A positive user experience can transform your business. ‘How can I improve the user experience of my website/app?’ A frequently asked question and one that doesn’t have a standard response. Thankfully there are some steps you can follow to ensure that a customer’s experience of your product is a positive one. Here I’ll be highlighting some common mistakes we regularly come across that can easily be avoided.
Usability and user experience testing is vital to creating a successful website, and only more so if it’s an e-commerce website, a complex app or another website for which there’s a definite ROI. And running your own user tests to find out how users are interacting with your website and where problems might arise is completely possible.
What’s the difference between UI and UX you say? This was the first question I asked myself when I saw these ambiguous abbreviations of what I thought was certainly something techy at the time, but had no idea what they really meant...
The grid, long used in print, has gained in popularity as a way to format information on the web but Pinterest also layered on the visual elements to it, creating a tiled page. It seems the entire web has tile mania. The design is successful not only because of what's there, but more importantly, everything that is not.
The US presidential race is heading into full swing, which means we’ll soon see the candidates intensely debate the country’s hot-button issues. While the candidates are busy battling it out, the Web design world is entrenched in its own debate about how to address the mobile Web: creating separate mobile websites versus creating responsive websites.
Information Architecture, according to Wikipedia, is “the art and science of organizing and labelling websites … to support usability.“ According to the same source, User Experience is “the way a person feels about using a product, system or service. [This includes] a person’s perceptions of the practical aspects such as utility, ease of use and efficiency of the system.”
Since colonial times, public libraries have given regular citizens access to free information. Organizing that information has become a science in itself. Think how easy it is using the Dewey Decimal system to find the answer to a burning question in a library filled with thousands of books. Now, more than 250 years later, there are endless supplies of information out there waiting for us and sophisticated technology to help us access it. Why then do I have a hard time finding a particular back issue of Rolling Stone Magazine? In this age of high technology and endless information, why can't I find what I’m looking for – even on a single website?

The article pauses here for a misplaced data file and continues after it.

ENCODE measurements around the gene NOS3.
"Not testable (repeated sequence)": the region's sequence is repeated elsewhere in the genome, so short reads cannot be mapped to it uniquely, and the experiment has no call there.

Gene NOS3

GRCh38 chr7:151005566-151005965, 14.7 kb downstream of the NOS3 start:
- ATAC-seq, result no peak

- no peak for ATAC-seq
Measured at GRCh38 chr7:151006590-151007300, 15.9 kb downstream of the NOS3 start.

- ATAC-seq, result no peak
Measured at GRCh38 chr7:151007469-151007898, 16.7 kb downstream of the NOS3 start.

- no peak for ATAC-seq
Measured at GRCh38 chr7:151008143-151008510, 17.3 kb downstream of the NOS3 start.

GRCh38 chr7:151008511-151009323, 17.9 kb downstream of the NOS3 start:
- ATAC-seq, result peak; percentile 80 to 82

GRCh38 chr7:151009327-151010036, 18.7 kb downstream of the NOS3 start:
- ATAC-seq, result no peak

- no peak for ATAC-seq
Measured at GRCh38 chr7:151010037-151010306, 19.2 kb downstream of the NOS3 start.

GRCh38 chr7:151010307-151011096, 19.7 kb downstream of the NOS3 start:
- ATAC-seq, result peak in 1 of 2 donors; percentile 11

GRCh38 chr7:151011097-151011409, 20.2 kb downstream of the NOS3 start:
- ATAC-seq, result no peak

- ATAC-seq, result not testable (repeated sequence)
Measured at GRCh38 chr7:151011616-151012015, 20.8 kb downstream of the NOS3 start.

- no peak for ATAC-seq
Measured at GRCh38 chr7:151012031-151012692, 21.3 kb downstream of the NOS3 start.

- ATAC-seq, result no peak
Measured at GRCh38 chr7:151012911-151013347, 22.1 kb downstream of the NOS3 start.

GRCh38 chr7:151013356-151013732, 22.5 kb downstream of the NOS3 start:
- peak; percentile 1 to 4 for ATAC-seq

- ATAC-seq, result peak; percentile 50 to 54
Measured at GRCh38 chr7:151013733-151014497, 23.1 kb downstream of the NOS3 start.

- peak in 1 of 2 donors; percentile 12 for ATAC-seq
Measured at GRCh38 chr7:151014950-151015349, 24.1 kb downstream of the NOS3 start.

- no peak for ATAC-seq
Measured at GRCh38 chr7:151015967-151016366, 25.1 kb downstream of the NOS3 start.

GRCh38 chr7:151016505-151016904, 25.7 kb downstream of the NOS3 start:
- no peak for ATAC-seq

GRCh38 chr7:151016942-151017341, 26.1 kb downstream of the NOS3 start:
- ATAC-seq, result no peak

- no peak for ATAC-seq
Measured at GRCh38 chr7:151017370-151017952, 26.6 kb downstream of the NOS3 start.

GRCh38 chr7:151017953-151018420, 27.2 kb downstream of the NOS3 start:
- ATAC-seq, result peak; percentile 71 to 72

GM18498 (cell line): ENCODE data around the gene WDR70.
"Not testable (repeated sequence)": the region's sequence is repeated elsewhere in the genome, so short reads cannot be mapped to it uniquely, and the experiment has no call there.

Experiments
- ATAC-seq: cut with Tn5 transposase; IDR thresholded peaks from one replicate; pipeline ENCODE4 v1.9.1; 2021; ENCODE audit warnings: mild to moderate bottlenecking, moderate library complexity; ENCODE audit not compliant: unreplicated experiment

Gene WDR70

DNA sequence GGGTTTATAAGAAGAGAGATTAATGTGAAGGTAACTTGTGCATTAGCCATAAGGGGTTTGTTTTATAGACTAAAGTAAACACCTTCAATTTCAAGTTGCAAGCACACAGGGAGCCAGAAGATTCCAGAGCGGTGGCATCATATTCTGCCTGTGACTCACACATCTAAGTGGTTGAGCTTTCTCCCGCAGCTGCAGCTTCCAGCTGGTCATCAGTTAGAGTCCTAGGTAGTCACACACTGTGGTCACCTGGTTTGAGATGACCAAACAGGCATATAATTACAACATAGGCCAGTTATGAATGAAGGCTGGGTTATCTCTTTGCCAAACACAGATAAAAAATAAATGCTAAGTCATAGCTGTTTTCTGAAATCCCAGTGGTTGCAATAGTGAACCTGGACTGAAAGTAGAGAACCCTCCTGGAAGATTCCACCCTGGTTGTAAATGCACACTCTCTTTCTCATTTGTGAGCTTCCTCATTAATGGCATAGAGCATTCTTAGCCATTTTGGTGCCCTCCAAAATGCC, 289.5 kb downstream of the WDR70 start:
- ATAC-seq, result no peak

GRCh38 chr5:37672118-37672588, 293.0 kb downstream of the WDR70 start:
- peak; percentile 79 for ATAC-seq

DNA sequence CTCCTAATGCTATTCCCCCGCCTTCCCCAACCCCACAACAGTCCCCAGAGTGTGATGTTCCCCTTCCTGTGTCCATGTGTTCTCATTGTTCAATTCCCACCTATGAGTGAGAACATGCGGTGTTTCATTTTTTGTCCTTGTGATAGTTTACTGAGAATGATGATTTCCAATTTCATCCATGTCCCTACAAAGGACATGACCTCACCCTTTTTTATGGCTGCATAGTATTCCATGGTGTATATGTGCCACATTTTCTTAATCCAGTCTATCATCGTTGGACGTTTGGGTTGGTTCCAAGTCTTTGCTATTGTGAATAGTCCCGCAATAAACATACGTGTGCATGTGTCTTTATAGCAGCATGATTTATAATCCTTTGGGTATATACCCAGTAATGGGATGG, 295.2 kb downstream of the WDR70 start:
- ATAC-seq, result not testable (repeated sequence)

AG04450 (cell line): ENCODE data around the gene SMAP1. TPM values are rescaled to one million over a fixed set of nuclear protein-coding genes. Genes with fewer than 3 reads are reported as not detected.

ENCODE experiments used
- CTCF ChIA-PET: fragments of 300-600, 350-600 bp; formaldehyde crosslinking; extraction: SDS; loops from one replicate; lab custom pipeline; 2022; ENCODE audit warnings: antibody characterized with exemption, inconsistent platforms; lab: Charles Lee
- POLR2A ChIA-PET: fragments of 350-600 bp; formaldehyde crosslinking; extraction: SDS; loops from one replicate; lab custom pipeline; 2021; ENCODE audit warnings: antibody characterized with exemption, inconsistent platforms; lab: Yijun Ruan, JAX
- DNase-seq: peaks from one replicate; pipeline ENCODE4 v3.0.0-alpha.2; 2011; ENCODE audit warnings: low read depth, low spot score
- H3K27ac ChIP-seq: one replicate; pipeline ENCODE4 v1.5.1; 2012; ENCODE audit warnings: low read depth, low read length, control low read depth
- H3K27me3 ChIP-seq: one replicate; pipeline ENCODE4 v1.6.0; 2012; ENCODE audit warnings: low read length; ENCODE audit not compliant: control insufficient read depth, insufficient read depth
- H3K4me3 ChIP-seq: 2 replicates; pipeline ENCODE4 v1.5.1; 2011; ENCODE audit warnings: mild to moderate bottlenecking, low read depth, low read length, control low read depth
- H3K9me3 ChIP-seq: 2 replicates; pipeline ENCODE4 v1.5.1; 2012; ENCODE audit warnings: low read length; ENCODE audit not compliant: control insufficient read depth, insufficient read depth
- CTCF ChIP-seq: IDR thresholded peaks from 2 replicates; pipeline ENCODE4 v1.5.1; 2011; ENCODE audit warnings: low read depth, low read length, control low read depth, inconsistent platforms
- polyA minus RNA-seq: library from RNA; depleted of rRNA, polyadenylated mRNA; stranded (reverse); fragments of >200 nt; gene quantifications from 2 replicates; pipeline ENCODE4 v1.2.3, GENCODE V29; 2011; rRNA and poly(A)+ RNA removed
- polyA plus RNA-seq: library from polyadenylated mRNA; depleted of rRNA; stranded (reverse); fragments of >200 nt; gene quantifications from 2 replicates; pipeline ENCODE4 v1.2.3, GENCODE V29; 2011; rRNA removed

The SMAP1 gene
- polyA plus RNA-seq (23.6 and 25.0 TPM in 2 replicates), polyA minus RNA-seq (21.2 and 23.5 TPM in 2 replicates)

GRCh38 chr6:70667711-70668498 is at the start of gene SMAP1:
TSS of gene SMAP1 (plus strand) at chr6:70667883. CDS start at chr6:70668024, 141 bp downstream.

Eye-tracking technology is on the rise and creating a lot of buzz in the UX community. But unless you happen to be a robotic or optical engineer who understands the physics and optics of eye-tracking instruments, it can be hard to know which products offer the best value
Reebok vs. Nike, Coke vs. Pepsi, SEGA vs. Nintendo, Apple vs. Microsoft—these warring companies were more than just brands to me, they were almost systems of belief. As such, they forced a decision about whether or not I identified with them. Now, as an interaction designer, I have come to view the sentiments built up around brands as a necessary context for the design of meaningful products and services.
A few years ago, everyone was clicking. Today, we’re all scrolling. Twitter, Pinterest, Facebook, and as of this week, Instagram and Medium – it seems everyone is getting on the infinite scroll bus. What is it about this magical design pattern that has so many consumer web companies using it?
People often confuse “good design” with “good looks” and while looks are certainly part of it, actual design is more than just skin deep. Recently deceased Apple CEO and user experience genius Steve Jobs summed this up perfectly when he said: “Design is not just what it looks like and feels like. Design is how it works.”
Mobile device usage across the Internet is experiencing exponential growth with a plethora of smartphone and other mobile devices that have become easily within reach. In certain countries, there is more time spent browsing the Internet on mobile devices than on desktop PCs. Mobile is all about location.
I know what you are thinking, “Tell me something I don’t already know.”
"What we are trying to do is make an operating system and a computer more like a web service." That’s the vision Caesar Sengupta, product strategy lead for Google Chrome OS, laid out for me last year, as the company was gearing up to launch its own...
Customer Experience Is an Investment, Not a Cost...The realization that design’s power is in how it drives results brings with it a reconsideration of expenditures in design. Typically, design is considered a cost — a necessary element of business, the expense of which should be managed to be as small as possible. But when you realize that successful design has an impact, driving heretofore unrealized value, you must think of it as an investment, akin to marketing or product development, where what matters is a return, and where spending less can actually be detrimental to your top- and bottom-lines.”
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How to integrate my topics' content to my website?
Integrating your curated content to your website or blog will allow you to increase your website visitors’ engagement, boost SEO and acquire new visitors. By redirecting your social media traffic to your website, Scoop.it will also help you generate more qualified traffic and leads from your curation work.
Distributing your curated content through a newsletter is a great way to nurture and engage your email subscribers will developing your traffic and visibility.
Creating engaging newsletters with your curated content is really easy.